Is A.A. the Only Way to Recover from Alcoholism?
Is Alcoholics Anonymous (A.A.) the only way to recover from alcoholism? Like many survivors of spiritual abuse, I have a problem with a Higher Power. While A.A. literature says one's Higher Power is "God as we understand him," the chapter to the agnostic basically argues for the existence of a God. So where does that leave those of us who have some problems with God? The good news is A.A. is not the only way to recover from alcoholism. There are several other organizations that, while not as well known, are just as effective as A.A. Here are three.
Secular Organizations for Sobriety (S.O.S.) to Recover from Alcoholism
According to the Center for Inquiry, Secular Organizations for Sobriety (S.O.S.) takes a self-empowerment approach to recovery. S.O.S. sees sobriety as a separate issue from everything else, and promotes abstinence as "Priority One, no matter what!" Rather than admit powerlessness over alcohol, S.O.S. credits the individual with achieving and maintaining sobriety by any path necessary. S.O.S. encourages a scientific approach to understanding alcoholism and a healthy dose of skepticism toward miracle cures.
The website reads:
Honest, clear, and direct communication of feelings, thoughts, and knowledge aids in recovery and in choosing nondestructive, nondelusional, and rational approaches to living sober and rewarding lives. SOS encourages the scientific study of addiction in all its aspects. SOS does not limit its outlook to one area of knowledge or theory of addiction.
In other words, it's a tailor-your-own-approach to sobriety.
LifeRing Secular Recovery to Recover from Alcoholism
LifeRing.org explains LifeRing Secular Recovery's approach to addiction treatment as
. . . based on developing, refining, and sharing our own personal strategies for continued abstinence and crafting a rewarding life in recovery.
Instead of the 12 Steps, LifeRing operates on the "3-S Philosophy:" sobriety, secularity, and self-help. Sobriety is defined as complete abstinence. Secularity is a reliance on human methods rather than a Higher Power, but people of faith are welcome. Self-Help is reliance on the individual's own personal motivation and effort. The website reports:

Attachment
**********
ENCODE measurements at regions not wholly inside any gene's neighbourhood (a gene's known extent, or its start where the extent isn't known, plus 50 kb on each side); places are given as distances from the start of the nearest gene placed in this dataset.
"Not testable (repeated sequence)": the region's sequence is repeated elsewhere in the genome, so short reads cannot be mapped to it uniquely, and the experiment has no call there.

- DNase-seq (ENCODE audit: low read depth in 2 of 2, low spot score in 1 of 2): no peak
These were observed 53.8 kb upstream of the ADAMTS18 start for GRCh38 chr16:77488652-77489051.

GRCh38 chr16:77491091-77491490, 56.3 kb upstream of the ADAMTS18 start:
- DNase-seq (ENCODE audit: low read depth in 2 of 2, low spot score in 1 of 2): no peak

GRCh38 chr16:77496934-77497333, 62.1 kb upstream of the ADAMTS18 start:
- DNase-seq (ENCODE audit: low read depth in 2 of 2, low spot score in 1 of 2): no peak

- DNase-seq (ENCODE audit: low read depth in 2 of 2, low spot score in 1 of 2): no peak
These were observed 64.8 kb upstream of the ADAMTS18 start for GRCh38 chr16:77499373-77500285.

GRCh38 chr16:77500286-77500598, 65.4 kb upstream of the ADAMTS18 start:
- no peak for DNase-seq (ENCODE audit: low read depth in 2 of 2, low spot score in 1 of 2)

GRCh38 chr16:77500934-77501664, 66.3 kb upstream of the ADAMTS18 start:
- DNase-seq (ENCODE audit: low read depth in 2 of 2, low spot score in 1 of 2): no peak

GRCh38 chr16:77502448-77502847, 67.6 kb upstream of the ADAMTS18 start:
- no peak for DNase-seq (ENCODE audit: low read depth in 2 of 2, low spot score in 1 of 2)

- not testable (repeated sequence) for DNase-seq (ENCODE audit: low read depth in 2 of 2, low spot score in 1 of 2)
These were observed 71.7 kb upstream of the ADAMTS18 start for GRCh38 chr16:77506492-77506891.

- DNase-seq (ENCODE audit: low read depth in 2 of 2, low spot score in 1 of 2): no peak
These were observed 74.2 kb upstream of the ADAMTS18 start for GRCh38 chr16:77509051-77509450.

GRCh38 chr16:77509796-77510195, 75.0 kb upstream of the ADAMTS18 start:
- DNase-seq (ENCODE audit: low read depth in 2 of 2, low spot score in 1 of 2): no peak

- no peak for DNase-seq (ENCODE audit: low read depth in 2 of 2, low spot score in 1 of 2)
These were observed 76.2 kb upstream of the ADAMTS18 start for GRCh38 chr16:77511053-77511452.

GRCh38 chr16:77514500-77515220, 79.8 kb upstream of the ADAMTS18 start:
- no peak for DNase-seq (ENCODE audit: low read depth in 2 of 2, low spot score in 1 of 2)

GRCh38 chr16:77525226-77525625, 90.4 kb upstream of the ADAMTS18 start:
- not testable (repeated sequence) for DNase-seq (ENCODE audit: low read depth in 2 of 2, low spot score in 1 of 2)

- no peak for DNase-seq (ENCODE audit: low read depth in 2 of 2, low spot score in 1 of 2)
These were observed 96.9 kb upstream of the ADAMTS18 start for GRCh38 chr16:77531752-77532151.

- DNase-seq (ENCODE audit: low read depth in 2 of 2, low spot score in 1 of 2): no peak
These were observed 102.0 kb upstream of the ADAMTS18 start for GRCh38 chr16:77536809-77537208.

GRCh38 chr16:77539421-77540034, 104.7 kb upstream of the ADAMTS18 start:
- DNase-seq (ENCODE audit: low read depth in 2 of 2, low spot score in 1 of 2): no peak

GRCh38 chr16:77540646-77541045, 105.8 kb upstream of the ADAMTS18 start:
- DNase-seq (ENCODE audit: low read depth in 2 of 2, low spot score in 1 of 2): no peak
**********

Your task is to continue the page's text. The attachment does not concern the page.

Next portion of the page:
The LifeRing approach is compatible with a wide variety of abstinence-based treatment programs. The basic LifeRing therapeutic orientation is pragmatic and eclectic. The expert may readily identify elements of cognitive behaviorism, Motivational Interviewing, Solution-Focused Therapy, and many other schools of thought in the LifeRing mix. There are letters of reference for LifeRing from treatment professionals. Although the LifeRing approach is different from 12-step, LifeRing has operated for years side by side with 12-step groups without friction.
SMART Recovery to Recover from Alcoholism
SMART stands for Self-Management And Recovery Training. The website reports that the approach, called the 4-Point Program:
• Teaches self-empowerment and self-reliance.
• Provides meetings that are educational, supportive and include open discussions.
• Encourages individuals to recover from addiction and alcohol abuse and live satisfying lives.
• Teaches techniques for self-directed change.
• Supports the scientifically informed use of psychological treatments and legally prescribed psychiatric and addiction medication.
• Works on substance abuse, alcohol abuse, addiction and drug abuse as complex maladaptive behaviors with possible physiological factors.
• Evolves as scientific knowledge in addiction recovery evolves.
• Differs from Alcoholics Anonymous, Narcotics Anonymous and other 12-step programs.
You Can Recover from Alcoholism without A.A.
For some people, A.A. works. But for some of us, faith is out of the question. The above organizations are also a valid path to sobriety. As we said in the Army, "If it's stupid but it works, it isn't stupid."
Oberg, B. (2016, July 11). Is A.A. the Only Way to Recover from Alcoholism?, HealthyPlace. Retrieved on 2020, May 27 from https://www.healthyplace.com/blogs/recoveringfrommentalillness/2016/07/is-a-a-the-only-way-to-recover-from-alcoholism